May" and his Masters Of Horror episode "Sick Girl" was an exercise in extreme dark humor and his over the top social commentaries. Thusly, his latest and most controversial work "The Woman" continues to push the envelope for his style of horrific individuals and elevates his status as one of the best cult directors out there. This film makes the toes curl, makes one hate humanity, and never lets one let their jaw get up off the floor. This is horror at some of its greatest strengths.
A seemingly well established family living on the outskirts of town find themselves at a new set of moral crossroads when the over domineering father finds a wild woman living in the forest and captures her so that he may 'civilize' her. As his obsession with this new project grows, the rest of the family will have to make decisions about their lives and come to a head about how far is too far.
Knowing the series of Jack Ketchum novels that this film continues from (luckily avoiding being a sequel to the horrible "Offspring"), I fully expected "The Woman" to continue with its slasher format utilizing the animalistic tribe people as the villains...Lucky McKee and Ketchum obviously had other ideas for this one. The twist in "The Woman" happens to be that the audience fully sides with the vicious and violent wild woman. This dark and disturbing take on how a "normal" American family and their deranged father hits a bit too close with how humanity can be its own worst enemy - not outsiders. With a stunningly well written script and McKee's eye for making the most mundane moments seem obscene, it's a partnership of idea and style made in horror heaven.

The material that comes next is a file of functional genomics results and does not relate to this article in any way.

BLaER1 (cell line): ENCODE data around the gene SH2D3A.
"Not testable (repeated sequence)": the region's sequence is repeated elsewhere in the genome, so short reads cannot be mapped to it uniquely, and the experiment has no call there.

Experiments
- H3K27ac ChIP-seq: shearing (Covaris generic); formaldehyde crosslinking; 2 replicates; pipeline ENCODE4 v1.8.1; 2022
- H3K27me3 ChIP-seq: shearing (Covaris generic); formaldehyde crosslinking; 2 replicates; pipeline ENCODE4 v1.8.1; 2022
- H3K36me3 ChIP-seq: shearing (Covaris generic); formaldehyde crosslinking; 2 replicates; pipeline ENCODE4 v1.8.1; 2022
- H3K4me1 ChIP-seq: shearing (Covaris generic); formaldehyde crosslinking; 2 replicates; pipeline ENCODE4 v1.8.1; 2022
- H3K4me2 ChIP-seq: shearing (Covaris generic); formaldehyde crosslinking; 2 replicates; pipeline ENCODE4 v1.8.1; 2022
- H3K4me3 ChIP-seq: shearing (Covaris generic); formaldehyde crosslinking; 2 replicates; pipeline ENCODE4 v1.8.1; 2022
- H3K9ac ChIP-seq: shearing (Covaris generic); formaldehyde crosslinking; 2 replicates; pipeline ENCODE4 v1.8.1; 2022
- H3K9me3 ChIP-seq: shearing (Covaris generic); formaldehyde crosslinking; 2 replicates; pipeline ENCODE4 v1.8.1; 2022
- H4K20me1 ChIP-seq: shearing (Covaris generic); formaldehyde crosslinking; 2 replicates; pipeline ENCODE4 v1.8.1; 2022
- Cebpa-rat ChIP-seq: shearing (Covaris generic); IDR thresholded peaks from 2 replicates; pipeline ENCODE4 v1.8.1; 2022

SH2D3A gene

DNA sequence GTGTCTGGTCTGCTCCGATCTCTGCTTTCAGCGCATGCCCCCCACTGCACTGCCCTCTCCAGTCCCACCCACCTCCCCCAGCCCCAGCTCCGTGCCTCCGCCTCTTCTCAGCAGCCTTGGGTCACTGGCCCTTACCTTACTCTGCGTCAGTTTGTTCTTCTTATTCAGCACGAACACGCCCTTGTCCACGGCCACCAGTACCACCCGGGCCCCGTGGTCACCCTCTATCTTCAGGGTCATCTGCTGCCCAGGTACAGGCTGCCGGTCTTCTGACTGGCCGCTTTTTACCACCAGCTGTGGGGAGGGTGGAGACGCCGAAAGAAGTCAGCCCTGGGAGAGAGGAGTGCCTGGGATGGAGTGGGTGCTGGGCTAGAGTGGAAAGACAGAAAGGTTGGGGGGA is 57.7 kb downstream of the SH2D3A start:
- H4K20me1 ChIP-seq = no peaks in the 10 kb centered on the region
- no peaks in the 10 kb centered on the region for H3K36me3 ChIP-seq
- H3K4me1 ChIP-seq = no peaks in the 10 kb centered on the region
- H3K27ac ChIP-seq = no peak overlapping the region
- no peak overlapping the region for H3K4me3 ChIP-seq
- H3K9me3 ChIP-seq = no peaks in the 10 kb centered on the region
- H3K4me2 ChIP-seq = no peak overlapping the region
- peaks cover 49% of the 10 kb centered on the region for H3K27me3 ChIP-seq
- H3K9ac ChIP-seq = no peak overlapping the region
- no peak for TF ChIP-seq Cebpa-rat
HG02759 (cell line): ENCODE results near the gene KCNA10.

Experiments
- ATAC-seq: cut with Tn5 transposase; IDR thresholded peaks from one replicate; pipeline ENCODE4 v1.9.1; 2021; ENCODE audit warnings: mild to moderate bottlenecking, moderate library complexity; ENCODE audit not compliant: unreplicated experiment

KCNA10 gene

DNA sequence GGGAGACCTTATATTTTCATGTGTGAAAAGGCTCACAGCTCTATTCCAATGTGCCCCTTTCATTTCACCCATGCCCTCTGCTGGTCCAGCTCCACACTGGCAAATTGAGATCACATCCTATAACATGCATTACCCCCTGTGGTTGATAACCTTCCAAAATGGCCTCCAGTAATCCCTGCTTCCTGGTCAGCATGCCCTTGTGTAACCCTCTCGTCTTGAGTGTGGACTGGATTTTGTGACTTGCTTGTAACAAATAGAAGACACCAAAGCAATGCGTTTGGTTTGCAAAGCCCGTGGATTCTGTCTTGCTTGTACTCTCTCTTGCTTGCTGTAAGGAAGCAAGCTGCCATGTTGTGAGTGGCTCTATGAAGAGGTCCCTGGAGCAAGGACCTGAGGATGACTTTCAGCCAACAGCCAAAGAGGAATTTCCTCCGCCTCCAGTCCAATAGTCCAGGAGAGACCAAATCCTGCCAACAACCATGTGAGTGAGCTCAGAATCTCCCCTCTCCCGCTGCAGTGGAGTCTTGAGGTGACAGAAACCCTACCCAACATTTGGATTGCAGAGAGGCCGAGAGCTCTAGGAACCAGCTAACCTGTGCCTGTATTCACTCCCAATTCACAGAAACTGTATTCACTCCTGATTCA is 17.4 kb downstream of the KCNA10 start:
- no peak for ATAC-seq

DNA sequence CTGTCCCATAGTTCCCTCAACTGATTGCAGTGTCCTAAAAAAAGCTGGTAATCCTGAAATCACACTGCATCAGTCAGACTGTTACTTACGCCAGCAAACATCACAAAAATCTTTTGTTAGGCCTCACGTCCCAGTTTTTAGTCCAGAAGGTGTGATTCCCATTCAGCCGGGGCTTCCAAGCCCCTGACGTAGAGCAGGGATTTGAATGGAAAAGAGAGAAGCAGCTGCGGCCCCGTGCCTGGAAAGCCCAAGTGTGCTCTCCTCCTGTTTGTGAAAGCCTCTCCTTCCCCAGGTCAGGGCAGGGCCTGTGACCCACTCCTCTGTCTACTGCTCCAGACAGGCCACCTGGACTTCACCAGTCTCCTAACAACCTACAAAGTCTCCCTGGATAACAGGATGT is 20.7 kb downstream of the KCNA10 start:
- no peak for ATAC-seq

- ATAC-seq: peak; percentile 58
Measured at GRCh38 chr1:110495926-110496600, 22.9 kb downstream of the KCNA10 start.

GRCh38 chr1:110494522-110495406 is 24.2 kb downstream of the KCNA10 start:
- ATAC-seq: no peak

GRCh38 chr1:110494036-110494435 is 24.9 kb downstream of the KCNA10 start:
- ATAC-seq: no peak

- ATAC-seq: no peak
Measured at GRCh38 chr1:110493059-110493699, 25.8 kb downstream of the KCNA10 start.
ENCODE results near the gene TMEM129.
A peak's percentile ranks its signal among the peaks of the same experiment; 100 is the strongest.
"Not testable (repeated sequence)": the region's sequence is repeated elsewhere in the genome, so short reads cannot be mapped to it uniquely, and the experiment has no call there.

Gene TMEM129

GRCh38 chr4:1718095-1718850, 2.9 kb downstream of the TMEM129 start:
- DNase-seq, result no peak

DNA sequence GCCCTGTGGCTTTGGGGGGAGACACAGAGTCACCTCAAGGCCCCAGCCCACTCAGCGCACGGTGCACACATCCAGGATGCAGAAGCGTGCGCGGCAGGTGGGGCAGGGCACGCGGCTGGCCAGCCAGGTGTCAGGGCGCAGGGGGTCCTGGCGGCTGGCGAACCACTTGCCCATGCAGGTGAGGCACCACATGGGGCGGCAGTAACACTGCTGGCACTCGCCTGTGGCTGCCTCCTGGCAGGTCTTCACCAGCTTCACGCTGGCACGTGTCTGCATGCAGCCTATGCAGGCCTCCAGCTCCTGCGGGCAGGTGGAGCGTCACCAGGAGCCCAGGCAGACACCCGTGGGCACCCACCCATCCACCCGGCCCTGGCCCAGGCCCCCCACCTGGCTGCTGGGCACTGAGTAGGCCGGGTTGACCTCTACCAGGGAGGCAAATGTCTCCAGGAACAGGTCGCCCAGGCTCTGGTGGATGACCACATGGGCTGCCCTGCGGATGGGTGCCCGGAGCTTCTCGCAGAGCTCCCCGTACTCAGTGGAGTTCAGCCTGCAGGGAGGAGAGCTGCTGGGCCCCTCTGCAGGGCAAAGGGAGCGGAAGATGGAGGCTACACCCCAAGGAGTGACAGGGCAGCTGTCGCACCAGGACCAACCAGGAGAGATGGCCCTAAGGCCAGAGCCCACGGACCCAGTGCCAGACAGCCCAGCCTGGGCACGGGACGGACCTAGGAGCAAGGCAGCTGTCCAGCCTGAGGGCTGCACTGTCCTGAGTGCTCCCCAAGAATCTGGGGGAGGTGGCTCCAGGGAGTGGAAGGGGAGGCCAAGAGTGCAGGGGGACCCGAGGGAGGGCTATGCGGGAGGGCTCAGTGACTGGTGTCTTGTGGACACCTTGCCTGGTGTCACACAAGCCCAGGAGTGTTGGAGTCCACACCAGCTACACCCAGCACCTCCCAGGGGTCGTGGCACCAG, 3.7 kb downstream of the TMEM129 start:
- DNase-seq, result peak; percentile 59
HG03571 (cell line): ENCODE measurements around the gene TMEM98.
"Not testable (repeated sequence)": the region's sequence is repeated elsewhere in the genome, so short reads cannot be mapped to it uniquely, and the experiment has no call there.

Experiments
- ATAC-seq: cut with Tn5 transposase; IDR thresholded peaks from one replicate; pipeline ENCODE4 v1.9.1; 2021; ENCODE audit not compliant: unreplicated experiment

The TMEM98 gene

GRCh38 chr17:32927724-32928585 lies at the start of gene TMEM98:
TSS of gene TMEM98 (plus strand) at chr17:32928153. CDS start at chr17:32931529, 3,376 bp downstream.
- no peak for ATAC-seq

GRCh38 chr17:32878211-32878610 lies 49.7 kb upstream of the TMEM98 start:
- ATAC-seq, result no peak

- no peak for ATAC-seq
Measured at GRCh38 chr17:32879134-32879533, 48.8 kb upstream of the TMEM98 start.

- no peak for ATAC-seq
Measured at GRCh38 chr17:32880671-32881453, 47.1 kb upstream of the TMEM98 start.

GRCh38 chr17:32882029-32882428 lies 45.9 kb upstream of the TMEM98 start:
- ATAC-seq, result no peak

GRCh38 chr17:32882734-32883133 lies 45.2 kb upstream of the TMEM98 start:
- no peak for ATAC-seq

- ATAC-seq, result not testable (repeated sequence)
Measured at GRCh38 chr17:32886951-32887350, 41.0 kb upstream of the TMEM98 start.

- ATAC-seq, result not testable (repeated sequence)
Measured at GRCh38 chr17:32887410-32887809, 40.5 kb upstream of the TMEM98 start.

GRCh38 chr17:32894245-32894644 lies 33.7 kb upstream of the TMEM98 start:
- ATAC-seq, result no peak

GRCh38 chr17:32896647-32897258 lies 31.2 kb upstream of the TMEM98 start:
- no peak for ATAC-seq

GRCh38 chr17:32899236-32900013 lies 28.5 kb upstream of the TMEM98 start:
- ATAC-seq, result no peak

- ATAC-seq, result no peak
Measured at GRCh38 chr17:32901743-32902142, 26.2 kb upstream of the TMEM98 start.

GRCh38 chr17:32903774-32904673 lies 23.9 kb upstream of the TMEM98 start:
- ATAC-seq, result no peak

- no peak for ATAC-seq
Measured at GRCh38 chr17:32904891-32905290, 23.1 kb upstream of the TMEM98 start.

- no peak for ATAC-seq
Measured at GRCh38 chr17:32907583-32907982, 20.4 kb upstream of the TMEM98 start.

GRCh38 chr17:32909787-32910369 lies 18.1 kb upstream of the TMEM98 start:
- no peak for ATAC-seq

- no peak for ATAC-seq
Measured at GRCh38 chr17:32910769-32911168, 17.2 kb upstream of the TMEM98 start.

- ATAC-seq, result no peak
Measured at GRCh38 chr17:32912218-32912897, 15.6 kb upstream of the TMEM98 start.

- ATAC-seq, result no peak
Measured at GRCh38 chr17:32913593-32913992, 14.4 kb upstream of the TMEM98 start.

Controversy does reign over the use of men and women (and their social values) in this film and it's easy to see why. For such a simple plot, it's viciously effective in deepening how one sees how easy things can spiral out of control. "The Woman" never shies away from this controversial subject. It's a hard film to swallow and after my viewing at the most recent Mile High Horror Film Festival, it took a few days for me to digest it fully. Rarely does it feel like the conventional horror film with the first two acts that rarely use jump scares or significant amounts of gore to scare the audience. What the characters do, to each other and our leading wild woman, is what is so horrifying. The father's demented sense of entitlement. The mother's fear of everything. The children's desperate attempts to cling onto whatever role model they can. It's not until the final act that the film kicks into rampage mode and by then...you're hooked and want to see justice served.
"The Woman" blasts the audience with both a vivid and unnerving tension with its frighteningly real plot and well crafted soundtrack, then it uppercuts that with dark humored style thanks to the ever impressive McKee at the helm. The acting is beyond superb and it creates this overbearing horror film experience that is a must see for fans of anything with depth to the horror. McKee strikes again and "The Woman" is the aftermath of just how impactful a horror film can be in this day and age.
Written By Matt Reifschneider